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Several months ago, Alaska Airlines announced that they would soon be introducing a “new and simplified” award chart. To be fair, this is something that has probably been overdue. Before the most recent changes, Alaska had a variety of different award charts, one for every different partner and every different combination of origin and departure zones. That, coupled with their insistence on showing “mixed cabin” award results when you have a crappy domestic leg in domestic first and the overwater leg in coach, has made redeeming Alaska miles more challenging than it ideally would be. Alaska has just released their new award chart and it is not great news.

The “old” Alaska award chart

Alaska’s old award chart was actually a series of different award charts. When you chose your origin and destination zones, you would be greeted with a series of different award charts, one for each partner (and Alaska themselves, if they flew the route). Here is an example of an award chart from the US to Africa on Condor airlines.

a screenshot of a computer screen

But even though these were the prices for Condor flights, if you were using Alaska MileagePlan miles to Africa on any of Alaska’s OTHER partners, it would be with a totally different chart and different amount of miles. So you kind of had to know which partners were ever worth using, and which to stay away from (hello, British Airways!).

Alaska’s new award chart (if you can even call it an award chart)

Alaska has now introduced their new award chart and it’s… not really an award chart. Here is what shows up on their website

a screenshot of a white and blue table

Sorry, but when you say that the cost is “starting at” a certain cost, we all know that is fake. It’s like car commercials that say that the MSRP is “starting at” $39,999. Oh, did you want actual seats and more than 1st gear? That’s extra…. So now in order to see how many miles your flight will be, you have to actually search for your specific flights.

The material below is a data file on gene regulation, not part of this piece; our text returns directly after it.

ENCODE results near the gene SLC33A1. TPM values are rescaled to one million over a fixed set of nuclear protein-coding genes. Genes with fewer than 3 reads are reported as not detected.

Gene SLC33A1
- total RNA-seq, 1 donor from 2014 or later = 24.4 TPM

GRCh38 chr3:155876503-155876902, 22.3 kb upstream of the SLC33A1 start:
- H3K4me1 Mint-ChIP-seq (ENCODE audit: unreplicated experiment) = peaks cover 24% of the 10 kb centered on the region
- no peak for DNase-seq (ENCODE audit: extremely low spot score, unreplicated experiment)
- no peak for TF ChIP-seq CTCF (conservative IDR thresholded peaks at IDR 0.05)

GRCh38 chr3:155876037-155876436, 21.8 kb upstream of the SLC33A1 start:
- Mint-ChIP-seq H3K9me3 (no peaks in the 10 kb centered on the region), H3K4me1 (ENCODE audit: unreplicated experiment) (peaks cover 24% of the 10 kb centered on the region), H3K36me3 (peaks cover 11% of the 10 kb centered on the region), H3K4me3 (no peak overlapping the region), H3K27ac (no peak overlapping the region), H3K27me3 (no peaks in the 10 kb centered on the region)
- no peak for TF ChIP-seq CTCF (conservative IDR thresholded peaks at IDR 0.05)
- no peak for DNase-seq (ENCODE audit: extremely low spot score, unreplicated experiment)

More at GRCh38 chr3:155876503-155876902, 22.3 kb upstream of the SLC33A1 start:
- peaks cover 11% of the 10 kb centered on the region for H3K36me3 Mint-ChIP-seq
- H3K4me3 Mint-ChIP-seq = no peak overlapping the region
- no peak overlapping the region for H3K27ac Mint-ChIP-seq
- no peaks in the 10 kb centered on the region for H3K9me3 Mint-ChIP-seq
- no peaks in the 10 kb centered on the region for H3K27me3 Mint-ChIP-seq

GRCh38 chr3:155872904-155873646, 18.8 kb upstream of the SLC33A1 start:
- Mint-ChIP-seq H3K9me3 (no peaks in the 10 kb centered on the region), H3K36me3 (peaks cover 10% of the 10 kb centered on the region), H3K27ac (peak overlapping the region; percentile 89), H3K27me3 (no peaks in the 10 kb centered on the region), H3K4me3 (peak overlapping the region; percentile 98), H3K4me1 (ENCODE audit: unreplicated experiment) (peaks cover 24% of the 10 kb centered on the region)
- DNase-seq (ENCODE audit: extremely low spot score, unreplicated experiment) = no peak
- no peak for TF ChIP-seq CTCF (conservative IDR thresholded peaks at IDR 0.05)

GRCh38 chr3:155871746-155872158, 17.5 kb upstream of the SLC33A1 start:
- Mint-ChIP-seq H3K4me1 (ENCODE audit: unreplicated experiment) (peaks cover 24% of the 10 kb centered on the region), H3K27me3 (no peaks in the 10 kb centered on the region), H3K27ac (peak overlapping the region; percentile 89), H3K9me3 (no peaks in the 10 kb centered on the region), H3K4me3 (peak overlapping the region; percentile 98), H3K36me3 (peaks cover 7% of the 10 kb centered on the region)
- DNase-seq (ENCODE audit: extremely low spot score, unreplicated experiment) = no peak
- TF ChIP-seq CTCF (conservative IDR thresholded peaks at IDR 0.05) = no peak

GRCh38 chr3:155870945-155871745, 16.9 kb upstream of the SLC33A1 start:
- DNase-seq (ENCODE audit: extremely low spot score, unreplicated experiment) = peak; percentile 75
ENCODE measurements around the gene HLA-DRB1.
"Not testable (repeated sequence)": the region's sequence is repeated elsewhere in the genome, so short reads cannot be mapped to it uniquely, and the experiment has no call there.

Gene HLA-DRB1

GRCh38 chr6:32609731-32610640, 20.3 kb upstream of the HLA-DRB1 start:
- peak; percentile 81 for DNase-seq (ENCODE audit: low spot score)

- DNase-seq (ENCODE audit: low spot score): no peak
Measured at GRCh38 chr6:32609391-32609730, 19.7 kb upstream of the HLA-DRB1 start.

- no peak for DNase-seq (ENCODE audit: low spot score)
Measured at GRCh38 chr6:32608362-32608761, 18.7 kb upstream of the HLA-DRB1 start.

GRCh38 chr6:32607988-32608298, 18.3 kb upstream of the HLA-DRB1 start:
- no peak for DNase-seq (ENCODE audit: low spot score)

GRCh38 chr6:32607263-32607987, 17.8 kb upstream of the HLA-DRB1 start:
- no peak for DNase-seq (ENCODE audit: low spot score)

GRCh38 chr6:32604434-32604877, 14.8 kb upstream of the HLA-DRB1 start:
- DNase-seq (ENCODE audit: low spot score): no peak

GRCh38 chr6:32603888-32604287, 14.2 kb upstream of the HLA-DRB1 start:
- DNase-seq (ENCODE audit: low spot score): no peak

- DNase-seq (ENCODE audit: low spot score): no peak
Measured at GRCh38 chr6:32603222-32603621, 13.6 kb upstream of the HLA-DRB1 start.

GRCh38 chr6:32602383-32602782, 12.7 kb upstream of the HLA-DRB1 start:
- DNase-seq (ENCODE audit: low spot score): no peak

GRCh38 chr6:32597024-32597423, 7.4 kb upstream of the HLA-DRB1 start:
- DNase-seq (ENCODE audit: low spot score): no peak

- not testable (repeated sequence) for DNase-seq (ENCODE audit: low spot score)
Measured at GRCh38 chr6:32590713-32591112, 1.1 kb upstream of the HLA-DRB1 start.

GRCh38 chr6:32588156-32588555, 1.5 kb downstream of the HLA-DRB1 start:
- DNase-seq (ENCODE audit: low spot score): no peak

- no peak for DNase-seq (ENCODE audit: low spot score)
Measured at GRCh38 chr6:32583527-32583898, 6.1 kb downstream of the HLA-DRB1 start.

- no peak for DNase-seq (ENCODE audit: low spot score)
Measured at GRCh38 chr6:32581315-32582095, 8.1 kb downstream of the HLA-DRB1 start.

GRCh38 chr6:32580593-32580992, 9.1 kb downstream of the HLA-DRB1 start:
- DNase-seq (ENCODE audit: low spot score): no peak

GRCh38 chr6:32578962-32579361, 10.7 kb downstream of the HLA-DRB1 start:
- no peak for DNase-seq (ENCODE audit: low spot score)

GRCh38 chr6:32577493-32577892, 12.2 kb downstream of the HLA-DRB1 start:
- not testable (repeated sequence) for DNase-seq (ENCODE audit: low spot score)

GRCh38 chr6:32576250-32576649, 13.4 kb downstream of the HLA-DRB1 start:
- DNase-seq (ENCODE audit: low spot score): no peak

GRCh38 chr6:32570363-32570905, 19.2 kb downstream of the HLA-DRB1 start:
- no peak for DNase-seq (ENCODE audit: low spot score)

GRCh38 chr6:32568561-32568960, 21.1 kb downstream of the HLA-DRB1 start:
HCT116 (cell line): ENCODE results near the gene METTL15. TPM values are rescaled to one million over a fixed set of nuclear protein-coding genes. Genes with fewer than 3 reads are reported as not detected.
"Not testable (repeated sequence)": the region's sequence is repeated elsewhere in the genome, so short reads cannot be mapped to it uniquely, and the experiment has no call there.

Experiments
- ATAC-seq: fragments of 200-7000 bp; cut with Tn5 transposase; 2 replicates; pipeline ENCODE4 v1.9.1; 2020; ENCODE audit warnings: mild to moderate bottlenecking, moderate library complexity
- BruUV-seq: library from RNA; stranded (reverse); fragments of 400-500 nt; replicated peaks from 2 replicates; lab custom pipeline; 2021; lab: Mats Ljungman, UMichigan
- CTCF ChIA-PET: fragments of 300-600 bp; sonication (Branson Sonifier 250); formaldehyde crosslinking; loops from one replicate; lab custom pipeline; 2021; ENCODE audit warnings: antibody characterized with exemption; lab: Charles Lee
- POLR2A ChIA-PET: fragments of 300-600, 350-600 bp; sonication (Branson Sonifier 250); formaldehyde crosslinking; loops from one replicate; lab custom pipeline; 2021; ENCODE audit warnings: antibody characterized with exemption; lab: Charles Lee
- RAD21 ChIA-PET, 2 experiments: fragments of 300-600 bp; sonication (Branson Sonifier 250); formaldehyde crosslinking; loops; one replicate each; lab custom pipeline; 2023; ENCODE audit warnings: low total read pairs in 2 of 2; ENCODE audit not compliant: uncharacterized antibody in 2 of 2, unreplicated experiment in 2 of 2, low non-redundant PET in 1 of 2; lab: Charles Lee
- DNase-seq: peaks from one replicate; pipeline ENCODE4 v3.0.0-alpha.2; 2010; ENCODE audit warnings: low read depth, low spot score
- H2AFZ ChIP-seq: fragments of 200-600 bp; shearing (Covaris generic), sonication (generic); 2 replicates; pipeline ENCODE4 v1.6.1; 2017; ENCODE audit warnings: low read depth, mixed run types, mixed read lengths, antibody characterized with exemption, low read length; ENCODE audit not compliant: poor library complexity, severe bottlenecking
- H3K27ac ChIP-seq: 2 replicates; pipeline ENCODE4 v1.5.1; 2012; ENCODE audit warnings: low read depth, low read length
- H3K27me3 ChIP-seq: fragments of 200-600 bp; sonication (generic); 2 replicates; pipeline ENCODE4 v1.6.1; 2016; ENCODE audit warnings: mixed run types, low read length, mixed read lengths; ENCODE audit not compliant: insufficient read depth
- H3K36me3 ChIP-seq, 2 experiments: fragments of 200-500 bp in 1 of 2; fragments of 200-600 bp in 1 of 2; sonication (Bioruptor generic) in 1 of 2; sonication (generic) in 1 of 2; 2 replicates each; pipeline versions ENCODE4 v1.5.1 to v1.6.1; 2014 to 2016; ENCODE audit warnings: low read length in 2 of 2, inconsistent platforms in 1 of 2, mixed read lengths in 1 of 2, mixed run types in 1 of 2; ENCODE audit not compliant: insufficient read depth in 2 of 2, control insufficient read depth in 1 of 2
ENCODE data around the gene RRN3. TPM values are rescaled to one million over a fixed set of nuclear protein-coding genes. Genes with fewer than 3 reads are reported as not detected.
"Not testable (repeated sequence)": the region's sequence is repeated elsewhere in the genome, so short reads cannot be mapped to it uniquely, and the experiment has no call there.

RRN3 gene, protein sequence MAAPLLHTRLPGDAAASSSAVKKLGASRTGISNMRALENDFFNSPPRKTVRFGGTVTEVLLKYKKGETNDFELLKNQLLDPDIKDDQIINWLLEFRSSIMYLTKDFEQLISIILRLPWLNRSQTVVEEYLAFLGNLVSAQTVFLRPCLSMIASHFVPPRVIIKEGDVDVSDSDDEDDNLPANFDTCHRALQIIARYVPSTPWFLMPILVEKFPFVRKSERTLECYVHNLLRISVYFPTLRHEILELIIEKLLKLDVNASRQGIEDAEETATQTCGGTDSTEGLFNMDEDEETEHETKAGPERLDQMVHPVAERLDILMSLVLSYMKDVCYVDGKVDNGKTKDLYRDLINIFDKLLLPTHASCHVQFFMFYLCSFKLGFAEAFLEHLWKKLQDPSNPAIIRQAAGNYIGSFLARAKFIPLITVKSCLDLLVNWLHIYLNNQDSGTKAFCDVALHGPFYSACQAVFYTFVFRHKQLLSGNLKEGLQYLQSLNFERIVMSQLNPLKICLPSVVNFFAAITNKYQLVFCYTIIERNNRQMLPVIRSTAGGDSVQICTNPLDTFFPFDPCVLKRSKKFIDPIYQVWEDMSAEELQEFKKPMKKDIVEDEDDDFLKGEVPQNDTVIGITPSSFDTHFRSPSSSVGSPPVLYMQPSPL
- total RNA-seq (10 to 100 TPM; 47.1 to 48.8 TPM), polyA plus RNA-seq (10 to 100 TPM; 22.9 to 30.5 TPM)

One piece of good news is that there aren’t really any (many?) devaluations yet. A cursory glance at a few different routes show the same cost in miles to be the same as it was a few days ago. If you see any flights that are costing more than they used to, leave a note in the comments. Of course the big problem here is that this lays the groundwork to move to more dynamic pricing, which seems to be where all airlines (and hotels) want to go anyways. That’s basically a stealth devaluation of the value of miles and points since it makes it hard if not impossible to truly get outsized value for your miles and points.

What’s next for redeeming miles on Alaska?

So what’s next for redeeming miles on Alaska? No real need to make drastic changes right now, but if you’re sitting on a ton of Alaska miles, you might look at ways that you can spend that balance down a bit. Personally, I have about 200K miles and I am not planning on setting them on fire or booking speculative trips right now, but I will keep my eye open for how I can use those miles.

The Bottom Line

Alaska has introduced a “new, simplified” award chart, and frankly it’s not much of an award chart at all. It does simplify things a bit in one way, since you don’t have award charts for every single possible Alaska partner. But since the chart doesn’t actually state any firm prices (everything is “starting at”), it’s hard to rely on it to any degree. I would not be surprised if this is the first salvo in a move towards more dynamic award pricing.

What do you think of Alaska’s new “award chart”? Leave your thoughts in the comments

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